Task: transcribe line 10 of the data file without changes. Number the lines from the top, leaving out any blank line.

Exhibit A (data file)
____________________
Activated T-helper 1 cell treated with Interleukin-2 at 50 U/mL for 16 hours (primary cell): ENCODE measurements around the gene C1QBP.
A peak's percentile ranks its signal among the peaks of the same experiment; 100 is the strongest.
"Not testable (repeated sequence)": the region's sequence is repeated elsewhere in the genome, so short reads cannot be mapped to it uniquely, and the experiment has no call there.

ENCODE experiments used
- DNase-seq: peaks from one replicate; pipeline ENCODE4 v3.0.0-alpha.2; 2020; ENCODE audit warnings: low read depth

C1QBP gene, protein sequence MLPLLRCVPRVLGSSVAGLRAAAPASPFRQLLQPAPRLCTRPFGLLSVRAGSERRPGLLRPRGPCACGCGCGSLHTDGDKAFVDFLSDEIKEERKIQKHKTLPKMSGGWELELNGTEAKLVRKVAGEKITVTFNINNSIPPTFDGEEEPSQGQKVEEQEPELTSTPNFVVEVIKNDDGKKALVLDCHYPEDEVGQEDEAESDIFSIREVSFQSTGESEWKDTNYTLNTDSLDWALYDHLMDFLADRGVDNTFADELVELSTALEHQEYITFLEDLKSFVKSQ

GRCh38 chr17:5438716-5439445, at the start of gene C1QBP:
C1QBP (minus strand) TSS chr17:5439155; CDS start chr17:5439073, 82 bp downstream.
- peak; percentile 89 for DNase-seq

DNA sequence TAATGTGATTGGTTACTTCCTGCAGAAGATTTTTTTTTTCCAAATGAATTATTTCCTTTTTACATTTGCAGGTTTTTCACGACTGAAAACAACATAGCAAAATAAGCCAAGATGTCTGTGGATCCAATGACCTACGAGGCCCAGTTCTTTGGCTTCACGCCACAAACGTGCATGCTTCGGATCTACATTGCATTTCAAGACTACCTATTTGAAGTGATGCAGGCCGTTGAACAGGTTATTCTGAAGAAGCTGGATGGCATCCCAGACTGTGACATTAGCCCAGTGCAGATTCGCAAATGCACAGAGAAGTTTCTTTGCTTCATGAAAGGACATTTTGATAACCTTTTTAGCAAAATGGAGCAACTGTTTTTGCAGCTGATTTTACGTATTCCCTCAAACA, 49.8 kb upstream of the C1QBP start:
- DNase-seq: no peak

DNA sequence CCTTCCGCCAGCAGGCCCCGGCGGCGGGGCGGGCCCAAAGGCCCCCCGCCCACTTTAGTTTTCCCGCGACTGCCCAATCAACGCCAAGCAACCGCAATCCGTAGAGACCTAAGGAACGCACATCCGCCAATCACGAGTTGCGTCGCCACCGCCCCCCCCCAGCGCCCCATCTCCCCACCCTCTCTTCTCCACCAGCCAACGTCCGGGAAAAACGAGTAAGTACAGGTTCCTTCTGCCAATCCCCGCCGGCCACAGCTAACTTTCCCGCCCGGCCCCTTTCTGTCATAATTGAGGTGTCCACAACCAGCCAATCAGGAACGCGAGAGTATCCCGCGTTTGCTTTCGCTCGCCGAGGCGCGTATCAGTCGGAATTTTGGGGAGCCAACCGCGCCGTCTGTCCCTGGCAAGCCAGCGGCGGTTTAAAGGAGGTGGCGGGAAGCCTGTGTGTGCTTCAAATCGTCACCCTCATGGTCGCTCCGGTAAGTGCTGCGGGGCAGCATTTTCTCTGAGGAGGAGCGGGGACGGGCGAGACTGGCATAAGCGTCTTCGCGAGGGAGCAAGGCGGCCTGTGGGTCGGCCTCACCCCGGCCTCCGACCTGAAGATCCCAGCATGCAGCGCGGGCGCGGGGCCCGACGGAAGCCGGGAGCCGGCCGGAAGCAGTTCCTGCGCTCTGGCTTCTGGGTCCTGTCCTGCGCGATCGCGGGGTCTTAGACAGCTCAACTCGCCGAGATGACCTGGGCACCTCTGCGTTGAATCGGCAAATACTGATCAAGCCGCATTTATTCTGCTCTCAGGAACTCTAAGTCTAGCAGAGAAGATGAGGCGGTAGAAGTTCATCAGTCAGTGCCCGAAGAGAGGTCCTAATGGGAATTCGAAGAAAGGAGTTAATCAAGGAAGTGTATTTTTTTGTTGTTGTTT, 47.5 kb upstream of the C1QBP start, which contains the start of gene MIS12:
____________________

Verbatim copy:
DNA sequence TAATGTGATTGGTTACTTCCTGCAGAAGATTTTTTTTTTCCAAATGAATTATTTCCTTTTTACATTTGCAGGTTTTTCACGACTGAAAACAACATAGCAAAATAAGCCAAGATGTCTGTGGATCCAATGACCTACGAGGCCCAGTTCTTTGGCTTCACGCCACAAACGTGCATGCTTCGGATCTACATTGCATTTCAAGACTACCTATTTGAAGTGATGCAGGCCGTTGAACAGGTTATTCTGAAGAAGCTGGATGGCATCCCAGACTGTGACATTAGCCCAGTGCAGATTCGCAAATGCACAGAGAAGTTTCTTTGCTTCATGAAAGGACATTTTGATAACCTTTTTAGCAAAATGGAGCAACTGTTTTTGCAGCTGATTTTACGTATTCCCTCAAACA, 49.8 kb upstream of the C1QBP start: